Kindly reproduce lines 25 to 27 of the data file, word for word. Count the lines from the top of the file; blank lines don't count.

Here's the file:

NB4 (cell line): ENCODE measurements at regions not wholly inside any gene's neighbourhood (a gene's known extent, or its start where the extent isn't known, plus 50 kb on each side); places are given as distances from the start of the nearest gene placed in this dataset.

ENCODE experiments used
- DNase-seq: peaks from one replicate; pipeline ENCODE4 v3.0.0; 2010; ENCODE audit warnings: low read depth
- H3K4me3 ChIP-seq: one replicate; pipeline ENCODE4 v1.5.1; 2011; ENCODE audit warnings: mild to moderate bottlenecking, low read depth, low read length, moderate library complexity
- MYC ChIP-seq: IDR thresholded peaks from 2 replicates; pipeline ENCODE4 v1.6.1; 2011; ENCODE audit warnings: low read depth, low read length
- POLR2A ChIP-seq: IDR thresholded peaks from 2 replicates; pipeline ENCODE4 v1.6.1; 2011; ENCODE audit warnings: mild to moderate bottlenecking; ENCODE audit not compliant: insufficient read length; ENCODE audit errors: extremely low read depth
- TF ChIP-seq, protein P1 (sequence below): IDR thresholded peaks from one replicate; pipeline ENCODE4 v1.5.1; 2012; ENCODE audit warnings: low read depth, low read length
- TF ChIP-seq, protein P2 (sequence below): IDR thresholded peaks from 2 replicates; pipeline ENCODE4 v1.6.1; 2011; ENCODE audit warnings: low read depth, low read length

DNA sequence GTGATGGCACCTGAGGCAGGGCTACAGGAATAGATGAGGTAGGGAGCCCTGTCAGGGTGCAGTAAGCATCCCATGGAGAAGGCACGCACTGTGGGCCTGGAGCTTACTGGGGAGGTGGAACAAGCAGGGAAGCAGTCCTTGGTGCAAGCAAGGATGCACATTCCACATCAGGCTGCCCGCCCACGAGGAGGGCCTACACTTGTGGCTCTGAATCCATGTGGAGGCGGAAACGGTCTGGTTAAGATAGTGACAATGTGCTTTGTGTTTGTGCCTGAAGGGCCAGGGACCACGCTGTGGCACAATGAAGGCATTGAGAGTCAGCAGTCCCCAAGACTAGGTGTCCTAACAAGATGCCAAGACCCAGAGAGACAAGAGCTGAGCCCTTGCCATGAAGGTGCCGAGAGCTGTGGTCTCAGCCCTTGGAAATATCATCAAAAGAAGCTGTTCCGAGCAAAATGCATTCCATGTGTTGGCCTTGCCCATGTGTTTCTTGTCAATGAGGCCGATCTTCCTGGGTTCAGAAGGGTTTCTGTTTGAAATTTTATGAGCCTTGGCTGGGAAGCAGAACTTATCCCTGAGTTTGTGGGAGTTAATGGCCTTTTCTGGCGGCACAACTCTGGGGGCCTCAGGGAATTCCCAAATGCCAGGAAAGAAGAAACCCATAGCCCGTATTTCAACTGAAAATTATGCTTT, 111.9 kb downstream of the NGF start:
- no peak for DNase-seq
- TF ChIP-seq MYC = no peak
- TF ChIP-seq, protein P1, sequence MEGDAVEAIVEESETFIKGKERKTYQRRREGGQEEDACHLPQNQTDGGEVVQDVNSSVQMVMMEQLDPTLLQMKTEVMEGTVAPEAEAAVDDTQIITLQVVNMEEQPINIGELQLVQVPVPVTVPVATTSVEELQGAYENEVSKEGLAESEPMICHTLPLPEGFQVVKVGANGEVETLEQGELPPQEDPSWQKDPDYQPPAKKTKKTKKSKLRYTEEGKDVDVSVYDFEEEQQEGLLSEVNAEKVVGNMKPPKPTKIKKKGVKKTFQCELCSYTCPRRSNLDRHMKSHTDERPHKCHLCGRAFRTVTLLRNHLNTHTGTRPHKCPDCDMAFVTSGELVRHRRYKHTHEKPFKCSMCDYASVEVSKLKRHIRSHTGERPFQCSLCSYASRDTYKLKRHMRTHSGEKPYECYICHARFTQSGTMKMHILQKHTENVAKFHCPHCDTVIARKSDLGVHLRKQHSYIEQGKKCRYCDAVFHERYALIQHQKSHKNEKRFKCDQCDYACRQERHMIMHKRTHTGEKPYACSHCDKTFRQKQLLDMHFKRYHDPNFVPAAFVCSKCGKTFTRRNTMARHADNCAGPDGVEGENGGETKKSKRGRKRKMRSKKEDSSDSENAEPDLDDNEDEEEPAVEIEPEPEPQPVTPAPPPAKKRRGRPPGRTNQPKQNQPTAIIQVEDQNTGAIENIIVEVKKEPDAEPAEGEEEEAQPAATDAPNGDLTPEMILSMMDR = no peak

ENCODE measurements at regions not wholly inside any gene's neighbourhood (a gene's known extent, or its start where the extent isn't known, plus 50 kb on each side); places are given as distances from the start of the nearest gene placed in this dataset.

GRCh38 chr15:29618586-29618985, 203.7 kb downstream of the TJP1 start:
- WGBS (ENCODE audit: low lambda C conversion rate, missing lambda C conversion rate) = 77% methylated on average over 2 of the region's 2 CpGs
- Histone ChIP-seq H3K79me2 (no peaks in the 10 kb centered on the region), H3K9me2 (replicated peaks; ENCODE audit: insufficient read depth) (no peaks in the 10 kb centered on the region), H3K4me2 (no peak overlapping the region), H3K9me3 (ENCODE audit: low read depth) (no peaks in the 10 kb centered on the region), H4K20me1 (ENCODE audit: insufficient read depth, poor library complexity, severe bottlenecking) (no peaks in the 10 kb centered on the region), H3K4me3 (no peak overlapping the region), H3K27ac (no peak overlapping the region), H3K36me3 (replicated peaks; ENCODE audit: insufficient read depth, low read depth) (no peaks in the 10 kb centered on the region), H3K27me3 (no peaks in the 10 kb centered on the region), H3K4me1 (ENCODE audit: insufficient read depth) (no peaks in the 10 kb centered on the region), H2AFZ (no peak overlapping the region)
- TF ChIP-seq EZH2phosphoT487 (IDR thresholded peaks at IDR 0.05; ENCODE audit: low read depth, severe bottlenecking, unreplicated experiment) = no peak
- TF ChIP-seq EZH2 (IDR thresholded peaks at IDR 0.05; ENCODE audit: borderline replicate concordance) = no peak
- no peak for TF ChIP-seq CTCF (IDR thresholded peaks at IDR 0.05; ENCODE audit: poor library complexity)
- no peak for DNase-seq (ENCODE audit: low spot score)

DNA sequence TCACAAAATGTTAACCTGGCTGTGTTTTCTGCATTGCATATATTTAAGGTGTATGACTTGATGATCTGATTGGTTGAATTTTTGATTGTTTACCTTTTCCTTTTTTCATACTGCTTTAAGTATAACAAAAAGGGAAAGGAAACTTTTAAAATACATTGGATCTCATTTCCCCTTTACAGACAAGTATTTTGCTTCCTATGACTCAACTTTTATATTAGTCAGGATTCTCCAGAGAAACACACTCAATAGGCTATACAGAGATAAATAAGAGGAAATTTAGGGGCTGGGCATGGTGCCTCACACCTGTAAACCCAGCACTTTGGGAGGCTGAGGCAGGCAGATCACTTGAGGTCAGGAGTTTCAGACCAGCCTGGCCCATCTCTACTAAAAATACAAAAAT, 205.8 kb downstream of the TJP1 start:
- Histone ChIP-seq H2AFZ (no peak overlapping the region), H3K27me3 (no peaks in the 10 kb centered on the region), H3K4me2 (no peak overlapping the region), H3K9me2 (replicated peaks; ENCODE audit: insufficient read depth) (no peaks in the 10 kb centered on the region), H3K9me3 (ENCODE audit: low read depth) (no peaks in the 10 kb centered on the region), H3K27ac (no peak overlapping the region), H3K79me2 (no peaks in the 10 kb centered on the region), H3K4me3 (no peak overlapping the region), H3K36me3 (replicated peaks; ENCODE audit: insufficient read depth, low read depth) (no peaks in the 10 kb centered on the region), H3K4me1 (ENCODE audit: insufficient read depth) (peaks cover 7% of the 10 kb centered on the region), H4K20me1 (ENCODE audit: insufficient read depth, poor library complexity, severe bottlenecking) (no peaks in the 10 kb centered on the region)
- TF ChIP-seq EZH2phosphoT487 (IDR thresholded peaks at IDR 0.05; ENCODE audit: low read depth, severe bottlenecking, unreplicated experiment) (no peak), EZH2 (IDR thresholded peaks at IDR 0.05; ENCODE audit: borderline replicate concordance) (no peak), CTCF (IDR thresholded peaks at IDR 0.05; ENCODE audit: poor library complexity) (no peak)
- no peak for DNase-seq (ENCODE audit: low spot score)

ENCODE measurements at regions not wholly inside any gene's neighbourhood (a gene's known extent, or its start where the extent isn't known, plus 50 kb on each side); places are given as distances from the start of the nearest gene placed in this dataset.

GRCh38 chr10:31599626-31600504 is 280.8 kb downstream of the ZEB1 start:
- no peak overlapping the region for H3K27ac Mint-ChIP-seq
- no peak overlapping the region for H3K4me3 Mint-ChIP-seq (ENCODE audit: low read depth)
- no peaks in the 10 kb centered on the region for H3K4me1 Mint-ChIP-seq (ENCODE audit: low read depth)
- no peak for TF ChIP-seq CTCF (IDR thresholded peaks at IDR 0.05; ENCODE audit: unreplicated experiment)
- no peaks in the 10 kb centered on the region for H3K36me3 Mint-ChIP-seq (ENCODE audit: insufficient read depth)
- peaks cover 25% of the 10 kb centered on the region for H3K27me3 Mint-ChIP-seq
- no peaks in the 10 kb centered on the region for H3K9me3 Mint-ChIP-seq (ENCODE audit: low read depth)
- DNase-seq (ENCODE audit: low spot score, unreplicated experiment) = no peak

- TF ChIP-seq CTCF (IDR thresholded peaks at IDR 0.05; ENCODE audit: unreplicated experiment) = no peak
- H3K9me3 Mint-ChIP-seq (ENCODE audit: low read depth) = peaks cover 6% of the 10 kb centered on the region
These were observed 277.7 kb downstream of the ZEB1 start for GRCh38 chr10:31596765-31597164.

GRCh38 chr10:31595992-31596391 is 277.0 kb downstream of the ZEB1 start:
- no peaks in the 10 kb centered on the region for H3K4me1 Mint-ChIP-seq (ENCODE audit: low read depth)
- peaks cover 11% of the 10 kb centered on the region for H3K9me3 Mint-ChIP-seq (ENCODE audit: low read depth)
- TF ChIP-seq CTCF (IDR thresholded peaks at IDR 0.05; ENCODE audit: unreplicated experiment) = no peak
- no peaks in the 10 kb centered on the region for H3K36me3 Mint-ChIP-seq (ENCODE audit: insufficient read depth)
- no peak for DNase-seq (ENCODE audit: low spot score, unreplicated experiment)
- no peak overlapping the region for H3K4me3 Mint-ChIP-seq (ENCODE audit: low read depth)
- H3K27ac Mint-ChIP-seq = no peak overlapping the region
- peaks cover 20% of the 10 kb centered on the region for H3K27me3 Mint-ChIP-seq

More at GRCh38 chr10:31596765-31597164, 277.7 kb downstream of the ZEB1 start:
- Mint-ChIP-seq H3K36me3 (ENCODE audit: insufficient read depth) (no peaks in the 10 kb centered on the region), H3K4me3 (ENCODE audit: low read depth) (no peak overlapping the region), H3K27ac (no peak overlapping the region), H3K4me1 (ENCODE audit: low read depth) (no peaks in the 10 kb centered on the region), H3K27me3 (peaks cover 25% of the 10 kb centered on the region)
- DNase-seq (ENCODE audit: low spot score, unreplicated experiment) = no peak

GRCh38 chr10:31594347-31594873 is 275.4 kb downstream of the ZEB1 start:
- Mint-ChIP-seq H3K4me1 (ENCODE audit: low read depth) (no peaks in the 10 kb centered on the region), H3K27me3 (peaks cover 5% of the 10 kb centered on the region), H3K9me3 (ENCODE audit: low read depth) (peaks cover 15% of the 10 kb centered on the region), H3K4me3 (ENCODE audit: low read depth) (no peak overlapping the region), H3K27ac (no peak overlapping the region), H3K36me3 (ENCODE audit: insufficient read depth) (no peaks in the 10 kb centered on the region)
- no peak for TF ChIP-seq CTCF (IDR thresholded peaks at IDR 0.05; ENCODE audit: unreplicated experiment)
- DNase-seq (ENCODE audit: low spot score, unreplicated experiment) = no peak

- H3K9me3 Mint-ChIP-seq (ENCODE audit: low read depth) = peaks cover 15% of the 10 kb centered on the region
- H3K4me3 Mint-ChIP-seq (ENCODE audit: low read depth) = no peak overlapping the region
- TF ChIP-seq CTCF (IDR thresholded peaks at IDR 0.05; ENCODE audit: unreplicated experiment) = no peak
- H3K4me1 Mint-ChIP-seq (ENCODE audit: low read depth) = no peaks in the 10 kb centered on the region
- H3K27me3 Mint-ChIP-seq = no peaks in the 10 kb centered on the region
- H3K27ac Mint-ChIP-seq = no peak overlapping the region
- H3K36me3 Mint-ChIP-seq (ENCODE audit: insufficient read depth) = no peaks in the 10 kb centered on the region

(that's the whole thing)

ENCODE measurements at regions not wholly inside any gene's neighbourhood (a gene's known extent, or its start where the extent isn't known, plus 50 kb on each side); places are given as distances from the start of the nearest gene placed in this dataset.

GRCh38 chr10:31599626-31600504 is 280.8 kb downstream of the ZEB1 start:
- no peak overlapping the region for H3K27ac Mint-ChIP-seq